Cool Off With Classic Films at Sunrise
BY RON SUTTON
Special to The Pilot
Get ready to cool off in a Russian ice house, fly through the California sky on a -bicycle, and watch the crazy groundskeeper at a Midwestern county club try to blow up a gopher!
Yes, that's right, you got it: The three Sunrise Classic Films for July are "Dr. Zhivago" (July 11), "E.T.: The Extra-Terrestrial" (July 18) and "Caddyshack" (July 25).
"Dr. Zhivago" - July 11
There's no question that "Dr. Zhivago" is a classic film. Released in 1966, its renown has increased with the years.
Based loosely on the novel by Boris Pasternak, the film tells the story of an innocent Russian poet-intellectual caught in the furor and chaos of the Bolshevik Revolution of 1917. Set against this background, the film at heart is a poignant love story shot as a historical epic.
Graced by gorgeous scenery, a memorable "ice house," and the haunting music of "Lara's Theme," the lengthy (three hours and 17 minutes) work was directed by David Lean immediately after his smash hit "Lawrence of Arabia."
An irreverent critic quipped, "Lean got so hot filming Lawrence he plunged into 'Zhivago' to cool off."
An outstanding international cast includes Omar Sharif, Julie Christie, Geraldine Chaplin, Rod Steiger, Alec Guinness, Klaus Kinski, Ralph Richardson, Rita Tushingham, Siobhan McKenna and Tom Courtenay.
Some critics did not feel this immensely talented cast was an effective ensemble acting group, especially in comparison with the smaller, tighter scenes of "Lawrence."
Nonetheless, "Zhivago" endures as an ever more revered and honored classic created some 50-plus years ago.
"E.T.: The Extra-Terrestrial"
When the alien creature says forlornly, "E.T go home!" feelings of sadness and loss arise in all those who have come to value, respect and love him.
He must leave. Like Peter Pan and Dorothy in Oz, he cannot survive on Earth. He must go home.
"E.T.: The Extra-Terrestrial" was released in 1982. The film portrays a limpid-eyed alien stranded accidently on Earth and his special bonding relationship with a lonely young boy, Elliott. As the film unfolds, it provides warmth, humor and sheer wonder with its simple, straightforward appeal to our hearts and feelings.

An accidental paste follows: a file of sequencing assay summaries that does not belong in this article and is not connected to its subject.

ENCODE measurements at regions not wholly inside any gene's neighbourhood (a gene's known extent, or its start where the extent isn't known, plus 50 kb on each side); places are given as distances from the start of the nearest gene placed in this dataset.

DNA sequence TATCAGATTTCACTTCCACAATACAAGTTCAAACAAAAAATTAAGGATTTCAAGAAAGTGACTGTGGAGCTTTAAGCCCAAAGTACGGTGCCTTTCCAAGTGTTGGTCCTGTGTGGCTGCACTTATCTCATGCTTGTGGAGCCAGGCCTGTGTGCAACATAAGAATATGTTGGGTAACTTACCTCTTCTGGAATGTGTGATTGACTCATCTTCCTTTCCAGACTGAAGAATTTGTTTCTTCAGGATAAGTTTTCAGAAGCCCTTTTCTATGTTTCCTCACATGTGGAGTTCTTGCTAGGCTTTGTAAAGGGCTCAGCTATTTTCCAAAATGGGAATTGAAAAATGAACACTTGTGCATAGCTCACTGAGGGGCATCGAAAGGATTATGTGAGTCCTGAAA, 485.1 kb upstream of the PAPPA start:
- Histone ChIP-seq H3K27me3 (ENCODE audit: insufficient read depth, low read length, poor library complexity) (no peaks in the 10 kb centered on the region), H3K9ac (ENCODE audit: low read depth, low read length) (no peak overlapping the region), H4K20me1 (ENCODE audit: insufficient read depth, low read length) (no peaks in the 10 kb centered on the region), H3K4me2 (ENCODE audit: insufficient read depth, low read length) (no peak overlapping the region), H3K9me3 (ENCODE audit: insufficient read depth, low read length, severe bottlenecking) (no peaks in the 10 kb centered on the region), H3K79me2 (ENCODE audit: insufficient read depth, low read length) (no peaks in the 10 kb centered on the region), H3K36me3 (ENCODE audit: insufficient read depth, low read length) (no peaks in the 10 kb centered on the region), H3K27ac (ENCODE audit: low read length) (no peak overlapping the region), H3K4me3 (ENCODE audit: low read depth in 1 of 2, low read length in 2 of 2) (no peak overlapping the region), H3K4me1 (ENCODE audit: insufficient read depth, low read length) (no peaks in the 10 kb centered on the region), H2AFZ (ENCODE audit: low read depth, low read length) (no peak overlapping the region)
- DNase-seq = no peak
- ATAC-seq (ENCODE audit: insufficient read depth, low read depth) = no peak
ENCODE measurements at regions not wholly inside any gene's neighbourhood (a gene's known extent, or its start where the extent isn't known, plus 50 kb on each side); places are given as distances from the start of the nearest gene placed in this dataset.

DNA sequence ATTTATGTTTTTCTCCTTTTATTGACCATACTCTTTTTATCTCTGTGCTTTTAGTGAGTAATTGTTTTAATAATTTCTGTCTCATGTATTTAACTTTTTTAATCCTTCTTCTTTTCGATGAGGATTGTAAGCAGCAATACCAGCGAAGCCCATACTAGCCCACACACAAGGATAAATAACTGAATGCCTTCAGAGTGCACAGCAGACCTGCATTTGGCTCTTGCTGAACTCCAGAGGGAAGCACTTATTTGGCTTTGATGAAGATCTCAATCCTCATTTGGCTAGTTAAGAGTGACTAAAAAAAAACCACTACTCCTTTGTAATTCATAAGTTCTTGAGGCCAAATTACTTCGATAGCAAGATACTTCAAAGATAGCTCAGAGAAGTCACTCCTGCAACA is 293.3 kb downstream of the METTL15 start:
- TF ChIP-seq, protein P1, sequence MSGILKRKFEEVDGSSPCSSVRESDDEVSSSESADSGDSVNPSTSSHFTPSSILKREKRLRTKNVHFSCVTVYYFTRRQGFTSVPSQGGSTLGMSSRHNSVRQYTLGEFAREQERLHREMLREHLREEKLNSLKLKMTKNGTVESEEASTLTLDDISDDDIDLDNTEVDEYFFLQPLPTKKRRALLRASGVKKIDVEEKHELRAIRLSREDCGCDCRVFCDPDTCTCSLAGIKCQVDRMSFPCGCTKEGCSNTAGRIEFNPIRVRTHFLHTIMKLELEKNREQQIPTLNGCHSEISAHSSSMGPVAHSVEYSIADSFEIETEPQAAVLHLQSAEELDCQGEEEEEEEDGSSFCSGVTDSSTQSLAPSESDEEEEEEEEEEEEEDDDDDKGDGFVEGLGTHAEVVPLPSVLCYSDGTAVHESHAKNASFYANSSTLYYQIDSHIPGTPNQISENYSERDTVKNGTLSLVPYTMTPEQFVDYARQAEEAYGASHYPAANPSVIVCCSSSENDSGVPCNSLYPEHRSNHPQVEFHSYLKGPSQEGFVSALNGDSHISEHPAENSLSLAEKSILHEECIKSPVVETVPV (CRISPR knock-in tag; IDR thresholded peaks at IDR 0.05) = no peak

Director Stephen Spielberg readily admits the film is based on his own boyhood memory of an invisible friend he created at the time of his parents' divorce in 1960. He described the "friend" as "the brother I never had and the father I had no more."
"E.T." was indeed heart-warming and beloved by audiences throughout the world. It is alleged that the Reagans were emotionally touched when the film was screened in the White House in June 1982. Princess Diana was in tears when she saw it. And on Sept. 19, 1982, it was shown at the U.N. and Spielberg was given a UN Peace Medal. It also won a slew of awards for its makers and broke all existing records of gross profits. The film it surpassed at the time was "Star Wars," and "E.T." held the top grossing film record for 10 years, yielding its first-place standing to another Spielberg film, "Jurassic Park."
Nominated for nine Oscars, it won four for its rich score by John Williams and its sound and visual effects artistry. Shot from September to December of 1981 for $10.5 million, it grossed on its opening and subsequent rereleases some $792 million.
This film is appropriate for the family.
The third film in the series might be questioned by some regarding its standing as a "classic film."
But not in North Carolina, and certainly not in Moore County - home of Pinehurst, "the golf capital of the U.S," and 40 other courses.
Written by Brian Doyle-Murray, Harold Ramis and Douglas Kenney, and released in 1980, this film enshrines some of the most memorable ad-libbed comedy of the time. Described as a "sublimely moronic comedy," it features some really outstanding and -outrageous improvised scenes and lines.
The performances by Chevy Chase, Rodney Dangerfield, Ted Knight and Bill Murray have solidified the film as a cult classic, nowhere more so than in the newsroom of The Pilot.
"The guys quote liberally from this film," says Faye Dasen, features editor. "It's my guess that they probably know the entire thing from start to finish."
A couple of years back, when PineStraw was re-creating scenes from movies, "Caddyshack" was one of the first films chosen.
"As I recall, Steve Bouser (then the editor) was Judge Smails, publisher David Woronoff was caddy Danny Noonan, sports editor Hunter Chase was Bill Murray's character Carl Spackler, David Sinclair, the managing editor, was Ty Webb, played in the film by Chevy Chase, and Jim Dodson was Al Czervik, the Rodney Dangerfield character," says Dasen. "I'm guessing that some of them will find their way to the Sunrise to see this on the big screen."
All three films begin at 7:30 p.m. Wednesdays at the Sunrise Theater in downtown Southern Pines. Tickets are $5.
Call (910) 692-8501 for information.
Pinehurst resident Ron Sutton is professor emeritus of film at American University in Washington, D.C.
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